In the photo a Sea Lion is waiting, together with Pelicans, for leftovers at the Fish Market in Puerto Ayora, Isla Santa Cruz. Looking through my photos I realise I don’t have any other photos of Sea Lions on Isla Santa Cruz than the ones from the Fish Market, even though I saw several.
There are 13 species of Darwin Finches in Galapagos Islands, and they are all endemic. The Finches are famous because the role they played in Charles Darwin’s theory of evolution . When Charles Darwin visited Galapagos Islands in 1835 during his voyage with the Beagle he didn’t pay much attention to the finches, but more to the Mockingbirds which he noticed differences in, between the islands. He collected finches but didn’t record from which islands. It was not until he came home and talked to an ornithologist and others who had collected finches during the visit that he understood the significance of them.
All 13 Darwin Finches in Galapagos Islands have evolved from a species of finch found on the South American Pacific coast. When they came to Galapagos Islands they adopted to different habitats and food available there. The beaks have evolved to be suitable to the food they eat. To be able to specialize in feeding is good when food is scarce and there is more competition for what is available.
Interesting to know is that the Woodpecker Finch can use thorns or twigs as tools when they search for larva or other insects in small crevices. Ground Finches eat skin parasites from Tortoises, Land Iguanas and Marine Iguanas, and the Sharp-beaked Ground Finch on Wolf and Darwin is also called Vampire Finch as they feed on blood they peck from Nazca Boobies.
The Darwin Finches have a length of 10 - 16cm. Their plumage is mottled grey, brown, black or olive coloured. Some species are not difficult to distinguish, while others are more difficult to identify. Not only are some species looking alike, but there are variations within a species and there are also hybrids.
The Darwin Finches in the photos were seen in Santa Cruz Highlands and on the path to Tortuga Bay, Isla Santa Cruz.
Las Grietas is a long fissure in the lava rock. Here freshwater filtered down from the highlands meet salty water entering from the sea, making the water in the ravine brackish. It is a very nice place for swimming and snorkelling. The water is very clear, but can be a bit cold. Some people dive or make somersaults from the high cliffs. When you swim you can continue longer than you think, but you will have to walk over a few rooks and then you can continue the swim around the corner. I think it is a very beautiful place!
In the afternoon, I have heard, tour groups come here, so if you want tranquillity you should come early. It is easy to go here on your own from Puerto Ayora. Just take a water taxi ($0.60) from the pier over to Angemeyer Point and than follow the trail. After passing Finch Bay Hotel the trail becomes more rocky, so good shoes can be good to wear. Along the path there are several small lagoons were you might see migratory and coastal birds (for example I saw a Great Blue Heron here).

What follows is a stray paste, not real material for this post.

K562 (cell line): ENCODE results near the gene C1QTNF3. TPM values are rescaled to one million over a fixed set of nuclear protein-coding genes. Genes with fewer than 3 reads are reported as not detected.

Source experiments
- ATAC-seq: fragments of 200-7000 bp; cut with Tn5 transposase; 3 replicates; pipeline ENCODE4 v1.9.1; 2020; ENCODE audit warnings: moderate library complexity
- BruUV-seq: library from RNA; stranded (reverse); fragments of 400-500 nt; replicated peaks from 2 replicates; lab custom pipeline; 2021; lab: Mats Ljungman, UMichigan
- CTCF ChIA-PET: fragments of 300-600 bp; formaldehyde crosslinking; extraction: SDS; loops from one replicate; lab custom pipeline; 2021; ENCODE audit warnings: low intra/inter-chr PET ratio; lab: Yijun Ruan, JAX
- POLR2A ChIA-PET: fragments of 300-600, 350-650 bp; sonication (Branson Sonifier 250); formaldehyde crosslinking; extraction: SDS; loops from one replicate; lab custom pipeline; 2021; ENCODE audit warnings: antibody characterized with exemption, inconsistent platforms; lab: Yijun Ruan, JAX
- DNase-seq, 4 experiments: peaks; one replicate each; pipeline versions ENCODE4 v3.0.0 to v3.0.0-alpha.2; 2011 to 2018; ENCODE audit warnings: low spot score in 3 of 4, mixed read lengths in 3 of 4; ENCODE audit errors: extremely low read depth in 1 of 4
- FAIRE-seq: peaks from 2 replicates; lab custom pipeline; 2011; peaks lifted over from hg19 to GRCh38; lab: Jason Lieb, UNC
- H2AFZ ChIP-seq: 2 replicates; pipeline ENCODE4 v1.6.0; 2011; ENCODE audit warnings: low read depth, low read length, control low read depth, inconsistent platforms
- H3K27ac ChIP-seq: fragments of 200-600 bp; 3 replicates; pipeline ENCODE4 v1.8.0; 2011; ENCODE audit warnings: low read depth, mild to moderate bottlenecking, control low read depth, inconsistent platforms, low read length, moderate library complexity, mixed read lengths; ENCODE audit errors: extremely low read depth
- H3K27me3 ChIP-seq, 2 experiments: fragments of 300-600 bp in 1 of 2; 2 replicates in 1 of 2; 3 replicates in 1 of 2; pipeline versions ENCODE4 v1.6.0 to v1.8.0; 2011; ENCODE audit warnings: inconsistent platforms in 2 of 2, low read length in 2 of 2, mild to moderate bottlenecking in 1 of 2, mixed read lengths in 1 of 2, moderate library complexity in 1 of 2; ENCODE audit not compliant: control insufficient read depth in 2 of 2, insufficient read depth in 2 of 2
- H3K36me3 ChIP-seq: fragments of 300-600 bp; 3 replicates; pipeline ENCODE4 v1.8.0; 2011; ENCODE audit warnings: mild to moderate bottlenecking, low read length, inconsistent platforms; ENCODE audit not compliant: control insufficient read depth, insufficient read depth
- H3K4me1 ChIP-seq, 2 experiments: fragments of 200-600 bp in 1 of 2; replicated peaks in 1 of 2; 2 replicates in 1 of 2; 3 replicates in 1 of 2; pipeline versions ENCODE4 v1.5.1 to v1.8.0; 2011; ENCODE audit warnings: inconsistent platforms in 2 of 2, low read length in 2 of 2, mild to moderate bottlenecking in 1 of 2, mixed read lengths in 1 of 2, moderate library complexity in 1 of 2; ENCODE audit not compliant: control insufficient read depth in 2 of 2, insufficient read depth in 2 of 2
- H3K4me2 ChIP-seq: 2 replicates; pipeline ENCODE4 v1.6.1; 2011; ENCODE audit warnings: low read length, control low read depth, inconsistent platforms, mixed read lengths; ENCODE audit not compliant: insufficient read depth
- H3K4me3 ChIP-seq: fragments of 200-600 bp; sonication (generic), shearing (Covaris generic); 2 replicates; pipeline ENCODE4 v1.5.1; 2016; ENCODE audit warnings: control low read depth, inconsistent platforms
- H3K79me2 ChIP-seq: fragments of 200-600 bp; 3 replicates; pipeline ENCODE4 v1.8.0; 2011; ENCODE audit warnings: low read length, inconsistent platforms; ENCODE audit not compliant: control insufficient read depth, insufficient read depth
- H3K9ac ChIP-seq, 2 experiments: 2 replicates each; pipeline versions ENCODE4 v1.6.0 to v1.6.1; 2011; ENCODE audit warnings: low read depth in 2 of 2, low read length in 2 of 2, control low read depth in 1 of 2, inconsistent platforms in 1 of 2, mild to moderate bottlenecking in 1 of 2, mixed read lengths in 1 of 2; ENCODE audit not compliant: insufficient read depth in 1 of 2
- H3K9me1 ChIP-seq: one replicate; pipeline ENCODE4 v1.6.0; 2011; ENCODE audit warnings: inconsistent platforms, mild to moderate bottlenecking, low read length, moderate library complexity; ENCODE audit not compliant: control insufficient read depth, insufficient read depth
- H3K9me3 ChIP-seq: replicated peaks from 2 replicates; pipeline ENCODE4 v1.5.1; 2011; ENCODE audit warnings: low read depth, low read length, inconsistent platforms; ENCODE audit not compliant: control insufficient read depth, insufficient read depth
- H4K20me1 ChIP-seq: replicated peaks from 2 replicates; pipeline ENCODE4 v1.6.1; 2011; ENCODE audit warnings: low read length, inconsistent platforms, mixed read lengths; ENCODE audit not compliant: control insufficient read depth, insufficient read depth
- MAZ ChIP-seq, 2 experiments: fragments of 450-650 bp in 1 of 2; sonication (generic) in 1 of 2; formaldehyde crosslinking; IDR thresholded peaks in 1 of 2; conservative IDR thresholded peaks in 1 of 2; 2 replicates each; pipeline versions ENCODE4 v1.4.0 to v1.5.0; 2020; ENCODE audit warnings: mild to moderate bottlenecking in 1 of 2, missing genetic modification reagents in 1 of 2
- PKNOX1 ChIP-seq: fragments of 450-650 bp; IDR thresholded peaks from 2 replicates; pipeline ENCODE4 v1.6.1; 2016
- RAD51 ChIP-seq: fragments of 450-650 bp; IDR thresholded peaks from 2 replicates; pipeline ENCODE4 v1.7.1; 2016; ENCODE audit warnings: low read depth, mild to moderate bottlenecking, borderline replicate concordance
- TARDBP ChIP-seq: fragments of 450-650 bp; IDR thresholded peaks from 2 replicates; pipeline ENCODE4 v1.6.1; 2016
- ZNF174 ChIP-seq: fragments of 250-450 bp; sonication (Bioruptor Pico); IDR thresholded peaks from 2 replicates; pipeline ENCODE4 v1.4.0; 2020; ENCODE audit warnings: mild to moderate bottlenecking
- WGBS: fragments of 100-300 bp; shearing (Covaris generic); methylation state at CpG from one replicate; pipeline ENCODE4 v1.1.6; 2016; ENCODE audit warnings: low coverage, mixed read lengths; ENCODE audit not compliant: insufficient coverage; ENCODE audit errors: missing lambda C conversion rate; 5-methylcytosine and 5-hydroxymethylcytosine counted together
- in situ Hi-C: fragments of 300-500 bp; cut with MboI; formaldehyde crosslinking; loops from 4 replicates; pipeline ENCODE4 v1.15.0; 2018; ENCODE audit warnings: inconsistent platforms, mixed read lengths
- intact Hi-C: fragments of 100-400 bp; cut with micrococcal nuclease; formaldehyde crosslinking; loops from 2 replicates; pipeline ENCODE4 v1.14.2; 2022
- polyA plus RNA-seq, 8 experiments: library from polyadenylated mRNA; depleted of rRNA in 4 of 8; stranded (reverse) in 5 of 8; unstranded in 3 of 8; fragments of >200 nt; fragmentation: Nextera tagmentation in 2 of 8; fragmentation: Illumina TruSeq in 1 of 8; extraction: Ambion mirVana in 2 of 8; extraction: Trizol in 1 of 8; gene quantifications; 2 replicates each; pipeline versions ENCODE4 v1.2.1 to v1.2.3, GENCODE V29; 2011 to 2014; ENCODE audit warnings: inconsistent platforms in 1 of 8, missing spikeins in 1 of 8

The first time I visited Las Grietas I hadn’t brought swimwear or snorkel equipment with me, so I came back the next day. I rented the snorkel equipment at Cabo Mar, near the harbour. It was $5 (July 2011) for the whole day and the equipment was good.
The vegetation in the highlands is very different to the coast. It is wetter, with green pastures and forests. There are many places of interest to visit in the Santa Cruz Highlands, like the Lava Tunnels, Los Gemelos, Cerro Crocker and El Chato Tortoise Reserve.
In Santa Cruz Highlands I have only visited Hacienda Mariposa, a cattle farm owned by Steve Divine. It is situated between Bellavista and Santa Rosa, near El Chato Tortoise Reserve. In the green pastures of Hacienda Mariposa you can see Giant Tortoises in the wild. It is only during the dry season that the tortoises are present though, because during the wet season, when it is breeding season, the tortoises move the arid zone.
It was on the first day of the cruise with M/S Cachalote, before we even went to the boat, that we visited the highlands of Isla Santa Cruz and Hacienda Mariposa.
Before we started our walk around the farm to look for tortoises we heard that there was a Barn Owl in a small shed by the house. We were allowed to go inside one at a time if we were very quiet, and we were not allowed to take photos using flash. In a corner on the floor, under a chair, there was a chick, all covered in white down. It made a loud hissing sound “shrreee”. While we went inside the shed one by one, one of the women in the group had gone to the bathroom. She was all excited when she came back and told us there had been an owl in the bathroom too. Welcome to the Galapagos!
We went for a short walk to look for Giant Tortoises and luckily we saw one, a juvenile, as it wasn’t that big. Then we went back to the farm and got some juice to drink and took photos of the shell from a very big tortoise. Besides the Barn Owl and its chick we saw Cattle Egrets, Smooth-billed Anis, a Yellow Warbler and a Darwin Finch during our visit. I don’t know which Darwin Finch it was as it was the first one I saw, the photo is very dark and I have only written Darwin Finch in my notebook. When we left the farm we saw a Short-eared Owl sitting on a pole next to the road. That was good luck! Now we had seen both species of owls that occur on the Galapagos Islands even before we had got to the boat.